The consumption of leaves or berries of S. lanceolata may help prevent oxidative stress. - GreenMedInfo Summary
Polyphenolic profile and antioxidant activities of Madeiran elderberry (Sambucus lanceolata) as affected by simulated in vitro digestion.
Food Res Int. 2017 Oct ;100(Pt 3):404-410. Epub 2017 Mar 25. PMID: 28964363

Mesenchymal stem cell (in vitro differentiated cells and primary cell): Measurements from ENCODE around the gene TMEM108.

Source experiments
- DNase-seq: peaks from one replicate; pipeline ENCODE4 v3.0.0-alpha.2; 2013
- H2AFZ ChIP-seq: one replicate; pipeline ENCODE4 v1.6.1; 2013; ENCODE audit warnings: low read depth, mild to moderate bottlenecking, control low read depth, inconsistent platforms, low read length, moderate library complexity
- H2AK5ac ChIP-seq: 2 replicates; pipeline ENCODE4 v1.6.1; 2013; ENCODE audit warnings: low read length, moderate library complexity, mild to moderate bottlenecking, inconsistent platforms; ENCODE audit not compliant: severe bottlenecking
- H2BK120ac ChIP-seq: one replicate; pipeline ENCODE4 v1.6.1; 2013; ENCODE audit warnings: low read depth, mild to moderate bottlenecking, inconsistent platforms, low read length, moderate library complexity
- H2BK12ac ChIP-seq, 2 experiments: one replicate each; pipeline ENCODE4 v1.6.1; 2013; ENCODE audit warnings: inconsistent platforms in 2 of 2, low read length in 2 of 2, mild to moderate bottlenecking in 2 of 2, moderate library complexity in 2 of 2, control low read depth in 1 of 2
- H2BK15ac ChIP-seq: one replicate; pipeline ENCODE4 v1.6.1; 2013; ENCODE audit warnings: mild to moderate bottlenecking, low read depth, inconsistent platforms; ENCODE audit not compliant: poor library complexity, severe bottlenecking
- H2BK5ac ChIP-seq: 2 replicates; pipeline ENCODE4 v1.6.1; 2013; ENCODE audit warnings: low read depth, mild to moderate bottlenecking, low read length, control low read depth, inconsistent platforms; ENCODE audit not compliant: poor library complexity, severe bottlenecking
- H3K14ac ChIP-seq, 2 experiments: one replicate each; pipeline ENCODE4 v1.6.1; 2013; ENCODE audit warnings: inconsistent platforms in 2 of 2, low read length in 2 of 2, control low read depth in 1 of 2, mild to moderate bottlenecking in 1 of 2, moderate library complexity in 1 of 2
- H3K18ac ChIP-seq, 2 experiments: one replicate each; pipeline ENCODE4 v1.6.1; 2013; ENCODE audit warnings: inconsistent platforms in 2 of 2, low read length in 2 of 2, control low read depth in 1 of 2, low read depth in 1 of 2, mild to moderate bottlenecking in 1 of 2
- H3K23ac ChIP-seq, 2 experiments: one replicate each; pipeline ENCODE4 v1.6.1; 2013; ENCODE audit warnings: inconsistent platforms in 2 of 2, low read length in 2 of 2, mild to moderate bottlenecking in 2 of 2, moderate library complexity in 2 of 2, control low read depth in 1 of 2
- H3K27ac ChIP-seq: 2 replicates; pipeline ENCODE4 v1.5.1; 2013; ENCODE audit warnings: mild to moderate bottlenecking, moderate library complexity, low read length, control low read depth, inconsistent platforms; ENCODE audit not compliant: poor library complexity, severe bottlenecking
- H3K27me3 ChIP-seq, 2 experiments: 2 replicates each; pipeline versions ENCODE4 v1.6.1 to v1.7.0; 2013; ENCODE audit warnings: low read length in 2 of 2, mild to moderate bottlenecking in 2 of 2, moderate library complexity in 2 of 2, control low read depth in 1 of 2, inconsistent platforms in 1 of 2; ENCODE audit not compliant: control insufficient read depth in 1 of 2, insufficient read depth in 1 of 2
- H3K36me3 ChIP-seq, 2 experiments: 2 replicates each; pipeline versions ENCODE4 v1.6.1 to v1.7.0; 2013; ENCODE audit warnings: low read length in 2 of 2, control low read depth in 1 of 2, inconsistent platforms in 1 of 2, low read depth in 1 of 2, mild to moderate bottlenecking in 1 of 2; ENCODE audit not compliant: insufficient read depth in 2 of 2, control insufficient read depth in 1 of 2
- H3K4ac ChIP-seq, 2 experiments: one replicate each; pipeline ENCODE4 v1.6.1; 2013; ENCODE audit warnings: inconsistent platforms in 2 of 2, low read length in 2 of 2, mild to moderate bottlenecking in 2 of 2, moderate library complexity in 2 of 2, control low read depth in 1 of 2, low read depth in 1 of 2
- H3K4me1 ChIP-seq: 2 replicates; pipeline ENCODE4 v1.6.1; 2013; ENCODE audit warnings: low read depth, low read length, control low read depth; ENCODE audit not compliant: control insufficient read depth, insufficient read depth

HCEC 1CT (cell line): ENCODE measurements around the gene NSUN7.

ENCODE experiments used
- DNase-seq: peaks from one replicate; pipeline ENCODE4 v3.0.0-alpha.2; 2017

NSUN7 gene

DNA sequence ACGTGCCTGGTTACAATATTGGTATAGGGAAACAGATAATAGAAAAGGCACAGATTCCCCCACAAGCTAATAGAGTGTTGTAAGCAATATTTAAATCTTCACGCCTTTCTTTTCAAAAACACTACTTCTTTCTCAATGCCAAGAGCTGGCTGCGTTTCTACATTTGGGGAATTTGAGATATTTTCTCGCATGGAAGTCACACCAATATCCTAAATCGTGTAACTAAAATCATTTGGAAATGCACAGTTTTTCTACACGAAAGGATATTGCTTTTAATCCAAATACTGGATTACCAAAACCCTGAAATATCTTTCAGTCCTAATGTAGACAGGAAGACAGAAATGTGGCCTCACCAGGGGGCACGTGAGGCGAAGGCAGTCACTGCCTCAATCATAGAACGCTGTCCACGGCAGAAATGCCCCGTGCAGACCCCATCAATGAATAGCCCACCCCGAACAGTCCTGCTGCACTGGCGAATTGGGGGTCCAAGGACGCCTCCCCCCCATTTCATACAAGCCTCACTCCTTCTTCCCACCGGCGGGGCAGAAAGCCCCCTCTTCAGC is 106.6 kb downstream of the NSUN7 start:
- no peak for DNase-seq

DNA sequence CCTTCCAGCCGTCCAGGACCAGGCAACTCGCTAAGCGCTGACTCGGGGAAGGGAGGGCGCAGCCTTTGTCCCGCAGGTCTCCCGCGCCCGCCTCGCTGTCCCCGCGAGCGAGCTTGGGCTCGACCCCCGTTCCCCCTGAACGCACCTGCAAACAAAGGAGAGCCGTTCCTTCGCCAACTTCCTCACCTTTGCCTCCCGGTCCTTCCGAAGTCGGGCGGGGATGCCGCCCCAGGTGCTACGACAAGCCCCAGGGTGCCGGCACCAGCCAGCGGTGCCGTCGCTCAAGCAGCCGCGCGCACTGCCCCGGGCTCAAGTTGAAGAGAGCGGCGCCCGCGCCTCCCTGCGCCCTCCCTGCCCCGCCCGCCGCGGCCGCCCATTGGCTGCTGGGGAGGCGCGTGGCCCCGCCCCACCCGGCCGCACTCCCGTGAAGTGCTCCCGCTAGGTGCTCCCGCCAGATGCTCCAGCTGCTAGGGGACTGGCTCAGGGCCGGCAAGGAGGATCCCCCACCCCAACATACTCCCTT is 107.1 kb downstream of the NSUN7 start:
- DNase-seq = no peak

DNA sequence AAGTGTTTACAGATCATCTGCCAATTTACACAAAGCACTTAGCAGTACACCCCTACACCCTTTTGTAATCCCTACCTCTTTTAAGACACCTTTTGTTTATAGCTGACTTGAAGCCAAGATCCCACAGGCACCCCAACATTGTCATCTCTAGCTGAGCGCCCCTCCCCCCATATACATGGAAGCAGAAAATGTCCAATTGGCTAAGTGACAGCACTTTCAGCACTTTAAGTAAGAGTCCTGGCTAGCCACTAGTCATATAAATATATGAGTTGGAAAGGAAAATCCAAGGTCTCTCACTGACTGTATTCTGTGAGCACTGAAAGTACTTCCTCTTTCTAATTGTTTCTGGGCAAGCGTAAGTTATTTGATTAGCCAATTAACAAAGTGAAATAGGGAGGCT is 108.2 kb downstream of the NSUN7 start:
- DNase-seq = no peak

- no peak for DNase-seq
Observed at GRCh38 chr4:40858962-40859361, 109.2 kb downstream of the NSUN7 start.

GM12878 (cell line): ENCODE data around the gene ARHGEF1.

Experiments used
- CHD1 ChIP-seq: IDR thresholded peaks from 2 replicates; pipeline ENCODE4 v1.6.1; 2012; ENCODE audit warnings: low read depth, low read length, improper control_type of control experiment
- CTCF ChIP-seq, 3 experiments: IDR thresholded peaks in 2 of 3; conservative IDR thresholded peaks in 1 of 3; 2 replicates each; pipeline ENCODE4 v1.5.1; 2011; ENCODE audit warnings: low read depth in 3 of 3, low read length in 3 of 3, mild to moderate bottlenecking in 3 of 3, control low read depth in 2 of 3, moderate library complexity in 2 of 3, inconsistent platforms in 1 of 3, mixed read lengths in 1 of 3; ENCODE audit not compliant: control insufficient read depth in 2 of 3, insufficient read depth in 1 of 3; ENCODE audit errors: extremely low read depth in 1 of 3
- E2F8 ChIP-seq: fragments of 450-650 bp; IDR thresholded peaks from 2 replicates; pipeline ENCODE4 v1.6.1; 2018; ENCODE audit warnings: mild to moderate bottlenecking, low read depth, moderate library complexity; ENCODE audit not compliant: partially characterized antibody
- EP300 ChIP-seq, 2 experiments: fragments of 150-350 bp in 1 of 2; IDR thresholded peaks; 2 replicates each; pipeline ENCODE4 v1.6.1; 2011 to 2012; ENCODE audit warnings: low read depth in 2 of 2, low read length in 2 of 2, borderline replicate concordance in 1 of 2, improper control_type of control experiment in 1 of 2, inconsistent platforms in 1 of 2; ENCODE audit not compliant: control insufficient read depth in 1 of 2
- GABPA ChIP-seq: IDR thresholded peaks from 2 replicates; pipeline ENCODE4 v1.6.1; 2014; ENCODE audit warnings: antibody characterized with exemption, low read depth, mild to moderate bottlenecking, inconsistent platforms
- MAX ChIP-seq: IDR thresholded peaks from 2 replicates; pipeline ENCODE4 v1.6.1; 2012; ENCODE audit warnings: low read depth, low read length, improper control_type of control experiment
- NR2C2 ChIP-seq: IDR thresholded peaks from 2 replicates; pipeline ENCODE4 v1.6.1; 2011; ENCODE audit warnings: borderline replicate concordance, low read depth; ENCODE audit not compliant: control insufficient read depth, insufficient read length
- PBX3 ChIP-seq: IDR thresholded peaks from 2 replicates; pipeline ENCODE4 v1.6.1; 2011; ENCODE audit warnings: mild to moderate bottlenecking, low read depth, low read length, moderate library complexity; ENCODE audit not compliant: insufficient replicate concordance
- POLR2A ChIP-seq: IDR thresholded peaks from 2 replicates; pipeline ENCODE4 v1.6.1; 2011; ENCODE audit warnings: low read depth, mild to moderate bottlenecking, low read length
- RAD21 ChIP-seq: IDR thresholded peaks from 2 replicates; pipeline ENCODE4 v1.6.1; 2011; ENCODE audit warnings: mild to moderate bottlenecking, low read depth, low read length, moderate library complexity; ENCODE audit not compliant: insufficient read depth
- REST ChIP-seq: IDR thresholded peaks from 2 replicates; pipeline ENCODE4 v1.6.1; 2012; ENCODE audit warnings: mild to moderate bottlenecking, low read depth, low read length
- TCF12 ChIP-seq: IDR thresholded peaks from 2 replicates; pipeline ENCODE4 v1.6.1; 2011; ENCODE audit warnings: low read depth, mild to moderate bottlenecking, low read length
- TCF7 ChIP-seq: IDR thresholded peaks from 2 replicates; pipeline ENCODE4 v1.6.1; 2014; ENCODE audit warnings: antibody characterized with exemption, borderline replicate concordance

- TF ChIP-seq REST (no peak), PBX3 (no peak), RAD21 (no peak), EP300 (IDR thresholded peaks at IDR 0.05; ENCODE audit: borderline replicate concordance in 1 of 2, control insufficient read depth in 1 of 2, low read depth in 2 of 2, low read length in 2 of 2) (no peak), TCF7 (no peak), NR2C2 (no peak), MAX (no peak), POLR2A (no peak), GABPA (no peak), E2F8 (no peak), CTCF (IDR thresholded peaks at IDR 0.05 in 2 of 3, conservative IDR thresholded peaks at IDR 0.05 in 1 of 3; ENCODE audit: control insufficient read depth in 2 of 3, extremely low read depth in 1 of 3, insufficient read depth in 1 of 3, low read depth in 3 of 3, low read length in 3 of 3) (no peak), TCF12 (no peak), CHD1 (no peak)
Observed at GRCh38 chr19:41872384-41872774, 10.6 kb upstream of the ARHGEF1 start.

The aims of this study were twofold: a) to provide a detailed report on the phenolic composition and antioxidant activity of fresh berries and leaves of Sambucus lanceolata (Madeiran elderberry); b) to study the effects caused by a simulated in vitro digestion on the composition and antioxidant activity of the berries and leaves. Seventy-seven phytochemicals, mainly polyphenols, were identified in the methanol extracts of fresh berries and leaves, with the content of polyphenols higher in berries (27.2mg·gdry extract, DE) than in leaves (25.9mg·gDE). Anthocyanins were dominant in berries, while hydroxycinnamic acids (HCAs) and flavonols were abundant in leaves. Higher antioxidant activities were found in leaves than in berries, using several in vitro assays. After the simulated in vitro digestion, the levels of polyphenols were significantly reduced, in particular those of berries (81.8% decrease). Anthocyanins were the most affected compounds during the simulated digestion. However, despite the significant loss of phenolic compounds during digestion, methanol extracts of digested berries and leaves were still able to scavenge free-radicals. Hence, the consumption of leaves and/or berries of S. lanceolata may help prevent oxidative stress.